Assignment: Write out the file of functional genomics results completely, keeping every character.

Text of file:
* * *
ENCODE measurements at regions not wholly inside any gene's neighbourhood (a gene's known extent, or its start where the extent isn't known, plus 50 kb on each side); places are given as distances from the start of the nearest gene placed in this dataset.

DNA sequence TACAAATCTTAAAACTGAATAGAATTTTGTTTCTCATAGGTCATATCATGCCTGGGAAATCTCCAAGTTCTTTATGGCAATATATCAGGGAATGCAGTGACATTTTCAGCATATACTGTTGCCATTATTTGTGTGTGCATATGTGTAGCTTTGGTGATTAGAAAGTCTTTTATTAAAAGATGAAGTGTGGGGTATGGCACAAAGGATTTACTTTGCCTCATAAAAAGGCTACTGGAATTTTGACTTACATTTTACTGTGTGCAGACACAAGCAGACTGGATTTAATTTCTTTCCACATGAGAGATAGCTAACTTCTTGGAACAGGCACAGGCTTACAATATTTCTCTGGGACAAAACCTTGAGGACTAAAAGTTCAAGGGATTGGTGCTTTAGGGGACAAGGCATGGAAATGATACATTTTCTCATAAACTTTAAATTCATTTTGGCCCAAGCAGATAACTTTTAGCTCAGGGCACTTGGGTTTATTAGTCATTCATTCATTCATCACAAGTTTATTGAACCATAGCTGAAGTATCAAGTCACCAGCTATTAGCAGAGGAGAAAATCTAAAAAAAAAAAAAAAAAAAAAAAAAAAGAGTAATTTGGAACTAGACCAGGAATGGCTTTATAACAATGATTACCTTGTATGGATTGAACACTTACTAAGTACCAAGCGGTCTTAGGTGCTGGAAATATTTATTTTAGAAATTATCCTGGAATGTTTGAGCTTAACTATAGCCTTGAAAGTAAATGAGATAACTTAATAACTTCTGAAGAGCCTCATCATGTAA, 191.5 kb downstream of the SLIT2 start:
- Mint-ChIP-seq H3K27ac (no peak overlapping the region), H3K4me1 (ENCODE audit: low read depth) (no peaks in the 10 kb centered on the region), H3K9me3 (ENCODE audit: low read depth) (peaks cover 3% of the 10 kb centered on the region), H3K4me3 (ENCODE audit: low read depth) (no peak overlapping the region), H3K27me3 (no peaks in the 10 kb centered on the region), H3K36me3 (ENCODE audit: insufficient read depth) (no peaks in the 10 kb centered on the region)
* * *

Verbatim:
ENCODE measurements at regions not wholly inside any gene's neighbourhood (a gene's known extent, or its start where the extent isn't known, plus 50 kb on each side); places are given as distances from the start of the nearest gene placed in this dataset.

DNA sequence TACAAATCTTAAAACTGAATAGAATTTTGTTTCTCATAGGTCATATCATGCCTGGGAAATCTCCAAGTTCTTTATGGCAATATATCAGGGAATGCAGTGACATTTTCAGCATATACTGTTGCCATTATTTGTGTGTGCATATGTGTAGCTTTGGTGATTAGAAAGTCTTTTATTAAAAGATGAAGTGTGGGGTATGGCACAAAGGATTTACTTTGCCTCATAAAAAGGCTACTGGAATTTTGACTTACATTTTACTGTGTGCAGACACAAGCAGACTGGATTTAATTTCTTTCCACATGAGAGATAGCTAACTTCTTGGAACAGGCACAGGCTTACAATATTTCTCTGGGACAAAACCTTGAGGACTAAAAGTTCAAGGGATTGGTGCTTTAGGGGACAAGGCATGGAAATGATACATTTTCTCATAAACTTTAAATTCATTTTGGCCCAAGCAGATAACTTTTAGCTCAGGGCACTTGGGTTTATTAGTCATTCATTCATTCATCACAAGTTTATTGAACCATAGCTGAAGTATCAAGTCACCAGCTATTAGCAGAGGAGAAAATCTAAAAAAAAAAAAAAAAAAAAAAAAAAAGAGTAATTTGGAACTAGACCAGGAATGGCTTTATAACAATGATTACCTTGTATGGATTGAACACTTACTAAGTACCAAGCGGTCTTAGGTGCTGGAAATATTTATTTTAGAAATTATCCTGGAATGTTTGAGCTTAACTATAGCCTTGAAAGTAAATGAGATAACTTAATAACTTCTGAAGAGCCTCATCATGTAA, 191.5 kb downstream of the SLIT2 start:
- Mint-ChIP-seq H3K27ac (no peak overlapping the region), H3K4me1 (ENCODE audit: low read depth) (no peaks in the 10 kb centered on the region), H3K9me3 (ENCODE audit: low read depth) (peaks cover 3% of the 10 kb centered on the region), H3K4me3 (ENCODE audit: low read depth) (no peak overlapping the region), H3K27me3 (no peaks in the 10 kb centered on the region), H3K36me3 (ENCODE audit: insufficient read depth) (no peaks in the 10 kb centered on the region)